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    Breast Cancer Research: Milestones

    Vision and sheer determination have given us hope for breast cancer treatment and prevention.


    1980 -- E. Donnall Thomas, MD, pioneered the technique of bone marrow transplantation to treat cancer. He received the Nobel Prize in 1990.

    1988 -- Dennis Salmon, MD, discovered that too much of the cancer gene that produces the her-2/neu receptor is a feature of some 30% of the most aggressive breast cancers.

    1990 -- Mary-Claire King, MD, localized the BRCA1 gene for inherited susceptibility to breast cancer to a specific site on chromosome 17.

    1994 -- Brian Henderson, MD, showed that exercise can reduce risk of breast cancer in premenopausal women.

    1994 -- David G.I. Kingston, PhD, reported results of the drug Taxol as an effective second-line therapy for advanced breast cancer. He also reported success with the drug Taxotere in treating breast cancer.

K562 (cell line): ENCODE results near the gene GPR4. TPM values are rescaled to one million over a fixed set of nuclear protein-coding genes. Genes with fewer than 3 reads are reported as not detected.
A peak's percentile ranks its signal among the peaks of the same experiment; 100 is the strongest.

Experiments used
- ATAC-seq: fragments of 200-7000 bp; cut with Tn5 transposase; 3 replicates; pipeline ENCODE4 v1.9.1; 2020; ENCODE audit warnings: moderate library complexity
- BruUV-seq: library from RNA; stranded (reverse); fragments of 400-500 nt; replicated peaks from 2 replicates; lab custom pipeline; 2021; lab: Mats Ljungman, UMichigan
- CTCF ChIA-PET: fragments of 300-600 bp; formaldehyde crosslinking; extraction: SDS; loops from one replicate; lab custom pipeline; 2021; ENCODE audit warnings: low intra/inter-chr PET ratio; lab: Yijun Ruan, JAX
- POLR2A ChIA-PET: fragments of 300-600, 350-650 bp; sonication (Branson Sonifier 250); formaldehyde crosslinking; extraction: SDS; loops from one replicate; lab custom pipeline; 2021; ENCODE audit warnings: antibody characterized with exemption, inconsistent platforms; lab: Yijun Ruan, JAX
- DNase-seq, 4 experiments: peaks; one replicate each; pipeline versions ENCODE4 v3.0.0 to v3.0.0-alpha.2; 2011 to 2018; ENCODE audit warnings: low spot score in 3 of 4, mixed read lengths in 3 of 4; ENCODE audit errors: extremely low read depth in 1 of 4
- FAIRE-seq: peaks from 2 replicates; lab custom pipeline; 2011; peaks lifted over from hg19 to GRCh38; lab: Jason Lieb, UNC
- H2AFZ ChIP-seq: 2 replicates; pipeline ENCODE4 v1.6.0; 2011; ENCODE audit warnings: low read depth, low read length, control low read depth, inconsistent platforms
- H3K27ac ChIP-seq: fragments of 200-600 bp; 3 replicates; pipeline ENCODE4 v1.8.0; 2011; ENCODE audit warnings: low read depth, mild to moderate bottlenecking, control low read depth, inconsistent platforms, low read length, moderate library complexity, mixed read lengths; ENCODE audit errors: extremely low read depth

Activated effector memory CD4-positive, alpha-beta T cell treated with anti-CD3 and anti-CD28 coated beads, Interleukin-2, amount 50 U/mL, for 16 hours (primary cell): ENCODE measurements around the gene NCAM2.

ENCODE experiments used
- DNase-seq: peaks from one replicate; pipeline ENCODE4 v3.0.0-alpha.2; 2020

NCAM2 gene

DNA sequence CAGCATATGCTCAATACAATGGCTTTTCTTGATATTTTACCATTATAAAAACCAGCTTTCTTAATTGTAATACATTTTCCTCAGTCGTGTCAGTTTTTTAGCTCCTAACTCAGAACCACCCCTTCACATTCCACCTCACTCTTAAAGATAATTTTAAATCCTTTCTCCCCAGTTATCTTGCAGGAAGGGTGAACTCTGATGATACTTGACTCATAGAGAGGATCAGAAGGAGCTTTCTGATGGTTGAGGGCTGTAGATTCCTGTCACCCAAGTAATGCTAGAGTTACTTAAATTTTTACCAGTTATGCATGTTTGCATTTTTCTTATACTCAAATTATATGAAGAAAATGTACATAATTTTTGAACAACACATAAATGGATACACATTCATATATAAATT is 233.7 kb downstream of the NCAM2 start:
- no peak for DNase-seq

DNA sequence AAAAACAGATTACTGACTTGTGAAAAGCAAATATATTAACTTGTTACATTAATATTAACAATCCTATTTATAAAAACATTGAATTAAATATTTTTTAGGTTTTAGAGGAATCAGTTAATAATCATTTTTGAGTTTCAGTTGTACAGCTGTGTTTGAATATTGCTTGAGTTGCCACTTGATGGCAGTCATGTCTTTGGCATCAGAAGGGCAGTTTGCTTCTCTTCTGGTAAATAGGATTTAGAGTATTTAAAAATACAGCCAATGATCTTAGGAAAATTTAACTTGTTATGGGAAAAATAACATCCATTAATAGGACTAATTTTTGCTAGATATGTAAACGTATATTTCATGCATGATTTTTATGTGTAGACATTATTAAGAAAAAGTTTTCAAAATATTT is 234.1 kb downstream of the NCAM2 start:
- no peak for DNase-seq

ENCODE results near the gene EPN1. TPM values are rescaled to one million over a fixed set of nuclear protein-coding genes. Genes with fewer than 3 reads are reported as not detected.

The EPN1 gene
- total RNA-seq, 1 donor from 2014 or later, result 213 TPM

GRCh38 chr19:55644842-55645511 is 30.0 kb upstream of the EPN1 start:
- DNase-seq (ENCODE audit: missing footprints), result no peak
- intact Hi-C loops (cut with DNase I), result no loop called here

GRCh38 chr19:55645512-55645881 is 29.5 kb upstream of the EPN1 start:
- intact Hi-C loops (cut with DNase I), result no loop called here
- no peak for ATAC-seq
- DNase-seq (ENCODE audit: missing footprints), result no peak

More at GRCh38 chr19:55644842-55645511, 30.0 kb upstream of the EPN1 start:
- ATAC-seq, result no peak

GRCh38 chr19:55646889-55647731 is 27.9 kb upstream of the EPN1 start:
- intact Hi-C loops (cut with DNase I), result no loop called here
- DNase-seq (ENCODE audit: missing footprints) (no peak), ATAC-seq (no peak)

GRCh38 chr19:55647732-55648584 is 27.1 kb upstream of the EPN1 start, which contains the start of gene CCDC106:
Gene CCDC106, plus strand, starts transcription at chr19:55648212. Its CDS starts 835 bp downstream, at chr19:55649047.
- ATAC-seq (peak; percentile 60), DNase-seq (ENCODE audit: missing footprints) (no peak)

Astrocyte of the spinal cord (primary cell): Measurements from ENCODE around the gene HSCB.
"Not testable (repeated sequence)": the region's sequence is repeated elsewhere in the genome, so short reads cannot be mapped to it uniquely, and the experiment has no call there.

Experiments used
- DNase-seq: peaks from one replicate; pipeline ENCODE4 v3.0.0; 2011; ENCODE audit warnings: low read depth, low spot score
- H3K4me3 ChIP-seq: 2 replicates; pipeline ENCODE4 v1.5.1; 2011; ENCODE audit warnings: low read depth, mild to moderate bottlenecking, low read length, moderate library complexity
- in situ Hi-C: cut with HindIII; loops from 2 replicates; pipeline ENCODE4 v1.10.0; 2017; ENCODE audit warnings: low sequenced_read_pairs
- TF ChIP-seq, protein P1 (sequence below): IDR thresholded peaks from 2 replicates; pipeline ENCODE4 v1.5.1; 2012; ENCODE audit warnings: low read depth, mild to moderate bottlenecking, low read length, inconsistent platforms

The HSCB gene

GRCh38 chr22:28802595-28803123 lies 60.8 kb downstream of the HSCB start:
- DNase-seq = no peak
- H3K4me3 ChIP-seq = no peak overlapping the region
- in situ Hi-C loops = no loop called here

1998 -- Bernard Fisher, MD, reported that tamoxifen reduces the incidence of breast cancer by 45% in high-risk women; this is the first successful chemoprevention of breast cancer.

    1998 -- Dennis Salmon, MD, showed that the drug Herceptin-r improves survival of women with advanced breast cancer.

    1999 -- V. Craig Jordan, PhD, reported that raloxifene reduces the risk of breast cancer by 76% in postmenopausal women with osteoporosis.

    2002 -- Stephen Friend, MD, PhD, developed DNA technology to predict which breast cancer patients will develop metastasis, thus making aggressive chemotherapy a preventive measure.

    2002 -- Bernard Fisher, MD, published results of his 20-year study of 1,800 women: Total mastectomy offers no advantage over either lumpectomy or lumpectomy plus radiation therapy.

    Umberto Veronesi, MD, researcher with the European Institute of Oncology in Milan, Italy, published the 20-year follow-up results of his study of 701 women who had either lumpectomy plus radiation therapy or radical mastectomy. The overall survival rate in the two groups was virtually identical.

    The saga of breast cancer research, of course, has not ended. Many more names will be added to this list as dedicated people struggle to find answers to the complex disease called breast cancer.

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    Reviewed on October 06, 2003

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